phaneroo (5319), akin to No. 1, signifies, in the active voice, 'to manifest'; in the passive voice, 'to be manifested'; so,regularly, in the RV, instead of 'to appear.' See 2 Cor. 7:12; Col. 3:4; Heb. 9:26; 1 Pet. 5:4; 1 John 2:28; 3:2; Rev. 3:18. To be manifested, in the Scriptural sense of the word, is more than to 'appear.' A person may 'appear' in a false guise or without a disclosure of what he truly is; to be manifested is to be revealed in one's true character; this is especially the meaning of phaneroo, see, e.g., John 3:21; 1 Cor. 4:5; 2 Cor. 5:10-11; Eph. 5:13.
In the KJV the first word of the creed is 'God' (theos). But the oldest Greek manuscripts have hos, 'he who' as the subject of 'appeared.' The verb (phaneroo) means, in the active voice, 'make visible, clear, manifest, or known.' The eternal Son of God, existing as pure spirit, was made visible, was manifested, in his incarnation. 'Incarnation' is from the Latin and literally means 'in flesh,' which is exactly what the Greek has here (en sarki).
So the verse is interpreted:
God was manifest in the flesh: Jesus was revealed in human form.
Justified in the Spirit: The Holy Spirit vindicated Jesus in that His true nature was disclosed and His Messianic claims substantiated.
Seen of angels: They witnessed Jesus' whole earthly career.
Preached unto the Gentiles: The gospel of Jesus has been proclaimed to the nations.
Believed on in the world: Multitudes have accepted the gospel, trusting in Jesus.
Received up into glory: Jesus was divinely taken back into heaven.
So in reading: 'God was manifest in the flesh', Paul is teaching the Virgin birth of Christ, but he is also speaking of Christ's existence before His incarnation. That existence was spiritual for: He was '… in the form of God …' (Philippians 2:6). Hebrews speaks of Christ as: '… being the brightness [effulgence] of his [God's] glory, and the express image of his person …' (Hebrews 1:3). The Lord Jesus Himself said, 'God is a Spirit …' (John 4:24).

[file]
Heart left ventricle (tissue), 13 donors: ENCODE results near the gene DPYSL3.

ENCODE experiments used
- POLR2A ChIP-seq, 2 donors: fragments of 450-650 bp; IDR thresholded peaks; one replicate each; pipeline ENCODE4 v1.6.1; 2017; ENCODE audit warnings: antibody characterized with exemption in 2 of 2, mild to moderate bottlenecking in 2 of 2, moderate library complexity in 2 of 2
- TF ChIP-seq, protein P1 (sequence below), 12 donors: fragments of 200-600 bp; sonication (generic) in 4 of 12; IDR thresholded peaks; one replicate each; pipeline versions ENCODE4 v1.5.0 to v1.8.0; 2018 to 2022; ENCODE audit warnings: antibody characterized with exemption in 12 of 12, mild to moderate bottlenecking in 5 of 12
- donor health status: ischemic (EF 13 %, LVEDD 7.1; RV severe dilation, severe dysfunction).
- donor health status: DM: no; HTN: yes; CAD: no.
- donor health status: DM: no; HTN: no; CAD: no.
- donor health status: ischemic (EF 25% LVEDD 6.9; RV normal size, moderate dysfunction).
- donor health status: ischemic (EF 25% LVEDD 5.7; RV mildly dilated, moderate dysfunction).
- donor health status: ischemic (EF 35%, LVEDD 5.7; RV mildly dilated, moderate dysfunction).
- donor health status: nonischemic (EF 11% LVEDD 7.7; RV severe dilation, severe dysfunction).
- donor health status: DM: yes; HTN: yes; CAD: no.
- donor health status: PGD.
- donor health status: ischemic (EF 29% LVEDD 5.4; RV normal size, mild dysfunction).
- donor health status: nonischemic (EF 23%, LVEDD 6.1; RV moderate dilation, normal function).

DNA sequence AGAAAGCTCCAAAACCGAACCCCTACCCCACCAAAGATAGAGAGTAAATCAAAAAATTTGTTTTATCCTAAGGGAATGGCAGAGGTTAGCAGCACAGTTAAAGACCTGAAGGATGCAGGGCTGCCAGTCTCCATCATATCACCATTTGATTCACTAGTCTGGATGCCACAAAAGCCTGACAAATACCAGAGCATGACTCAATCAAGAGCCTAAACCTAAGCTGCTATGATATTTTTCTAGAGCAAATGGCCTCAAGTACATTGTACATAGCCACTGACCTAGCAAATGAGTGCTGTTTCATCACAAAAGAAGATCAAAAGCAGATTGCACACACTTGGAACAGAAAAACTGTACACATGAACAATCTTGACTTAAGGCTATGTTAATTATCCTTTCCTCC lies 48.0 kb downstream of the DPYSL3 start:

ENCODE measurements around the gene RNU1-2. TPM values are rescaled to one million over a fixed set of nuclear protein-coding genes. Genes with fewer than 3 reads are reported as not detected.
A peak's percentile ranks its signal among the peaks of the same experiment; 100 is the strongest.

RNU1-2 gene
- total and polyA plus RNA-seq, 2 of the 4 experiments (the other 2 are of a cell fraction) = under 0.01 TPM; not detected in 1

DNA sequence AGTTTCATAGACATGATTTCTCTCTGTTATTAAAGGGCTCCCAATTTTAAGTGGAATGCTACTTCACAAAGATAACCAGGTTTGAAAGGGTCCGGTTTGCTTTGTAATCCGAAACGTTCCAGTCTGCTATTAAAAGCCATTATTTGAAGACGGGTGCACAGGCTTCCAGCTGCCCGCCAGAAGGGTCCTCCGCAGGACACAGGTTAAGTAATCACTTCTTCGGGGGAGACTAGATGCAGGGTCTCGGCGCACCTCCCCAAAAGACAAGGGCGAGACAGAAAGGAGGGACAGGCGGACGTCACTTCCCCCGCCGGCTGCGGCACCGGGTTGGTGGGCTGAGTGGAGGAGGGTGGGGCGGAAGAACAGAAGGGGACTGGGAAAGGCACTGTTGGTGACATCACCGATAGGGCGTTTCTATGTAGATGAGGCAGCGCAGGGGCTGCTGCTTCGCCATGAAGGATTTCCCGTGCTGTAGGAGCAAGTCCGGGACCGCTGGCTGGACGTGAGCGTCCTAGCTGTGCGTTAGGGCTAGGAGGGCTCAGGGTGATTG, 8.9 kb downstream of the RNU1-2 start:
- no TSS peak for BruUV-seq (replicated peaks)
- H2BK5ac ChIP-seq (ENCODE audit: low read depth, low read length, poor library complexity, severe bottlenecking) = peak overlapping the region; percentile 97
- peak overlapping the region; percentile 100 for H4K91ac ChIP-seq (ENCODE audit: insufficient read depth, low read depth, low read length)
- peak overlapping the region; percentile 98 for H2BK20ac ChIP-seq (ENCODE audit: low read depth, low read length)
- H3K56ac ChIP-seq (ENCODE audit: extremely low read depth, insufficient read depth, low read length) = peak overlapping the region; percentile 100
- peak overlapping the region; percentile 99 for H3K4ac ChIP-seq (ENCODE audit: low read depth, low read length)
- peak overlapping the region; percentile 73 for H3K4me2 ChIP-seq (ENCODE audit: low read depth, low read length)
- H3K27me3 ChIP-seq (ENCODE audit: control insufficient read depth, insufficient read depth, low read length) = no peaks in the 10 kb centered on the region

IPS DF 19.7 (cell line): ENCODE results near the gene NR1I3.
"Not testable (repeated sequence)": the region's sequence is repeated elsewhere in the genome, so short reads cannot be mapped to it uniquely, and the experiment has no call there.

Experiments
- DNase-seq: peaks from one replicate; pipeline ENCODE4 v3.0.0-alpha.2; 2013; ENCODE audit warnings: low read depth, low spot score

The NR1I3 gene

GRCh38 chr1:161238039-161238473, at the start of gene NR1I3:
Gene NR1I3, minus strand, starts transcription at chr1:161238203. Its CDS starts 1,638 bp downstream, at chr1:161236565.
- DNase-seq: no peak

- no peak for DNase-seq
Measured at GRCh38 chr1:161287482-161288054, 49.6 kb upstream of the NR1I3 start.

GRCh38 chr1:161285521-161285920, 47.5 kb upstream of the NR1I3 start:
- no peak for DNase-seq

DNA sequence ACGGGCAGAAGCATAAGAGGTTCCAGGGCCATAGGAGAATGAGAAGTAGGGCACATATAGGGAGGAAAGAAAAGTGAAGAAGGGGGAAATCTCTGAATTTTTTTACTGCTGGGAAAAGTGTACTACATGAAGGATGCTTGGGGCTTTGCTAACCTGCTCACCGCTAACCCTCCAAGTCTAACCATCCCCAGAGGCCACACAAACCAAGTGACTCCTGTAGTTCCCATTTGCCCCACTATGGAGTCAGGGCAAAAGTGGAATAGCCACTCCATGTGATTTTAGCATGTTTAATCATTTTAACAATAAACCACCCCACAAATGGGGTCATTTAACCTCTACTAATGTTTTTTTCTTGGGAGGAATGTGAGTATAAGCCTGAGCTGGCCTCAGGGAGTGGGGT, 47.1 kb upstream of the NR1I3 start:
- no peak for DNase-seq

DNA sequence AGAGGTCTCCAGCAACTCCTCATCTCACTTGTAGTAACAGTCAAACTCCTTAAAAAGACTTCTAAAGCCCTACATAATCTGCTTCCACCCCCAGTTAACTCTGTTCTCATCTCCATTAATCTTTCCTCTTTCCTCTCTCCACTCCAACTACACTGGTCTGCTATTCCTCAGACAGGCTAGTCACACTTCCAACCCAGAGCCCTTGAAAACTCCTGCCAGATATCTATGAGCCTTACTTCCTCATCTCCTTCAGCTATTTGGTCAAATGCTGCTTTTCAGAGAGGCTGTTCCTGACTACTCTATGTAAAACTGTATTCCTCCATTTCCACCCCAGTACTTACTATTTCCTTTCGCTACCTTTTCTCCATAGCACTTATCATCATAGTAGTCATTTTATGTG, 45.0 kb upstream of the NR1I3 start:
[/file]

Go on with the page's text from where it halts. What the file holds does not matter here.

You quote: John 17.6 (Jesus manifesting his name through himself)
TCE: The verse reads:
6 I have manifested thy name unto the men which thou gavest me out of the world: thine they were, and thou gavest them me; and they have kept thy word. (KJV)
The glory of God has been visible in Christ in yet one more way. Jesus has revealed (made known - 'manifested') the Father's name (Gk. onoma, name; NIV you, 17:6). In his own person (John 1:18, 14:9), Jesus revealed more directly than ever before God's authority, power and character. Paul says the same: this Christ who emptied himself is the bearer of 'the name that is above every name' (Philippians 2:9f.). The name of God is a vital Old Testament concept beginning with Moses' experience on Sinai (Exodus 3:13-15; Deuteronomy 12:5; Isaiah 52:6 - see 'The Trinity') and Jesus has given this throughout his public ministry in the great 'I Am' sayings (e.g., John 8:24, 58). In the Old Testament possessing God's name is precious; it implies relationship, obedience, and knowledge. Only Christians possess God's name in this Old Testament sense (v6) and they alone draw the correct inference: the Son who bears this name has come from God and is God.
You quote: 1John1.2 clearly shows that the word was with God and was manifested in the flesh (and God was the word in John 1.)
TCE: bearing in mind the real meaning of 'manifestation,' we find that this verse does not help the Christadelphian case at all.
1 John 1:1-3 reads:
1That which was from the beginning, which we have heard, which we have seen with our eyes, which we have looked upon, and our hands have handled, of the Word of life; 2(For the life was manifested, and we have seen it, and bear witness, and shew unto you that eternal life, which was with the Father, and was manifested unto us;) 3That which we have seen and heard declare we unto you, that ye also may have fellowship with us: and truly our fellowship is with the Father, and with his Son Jesus Christ.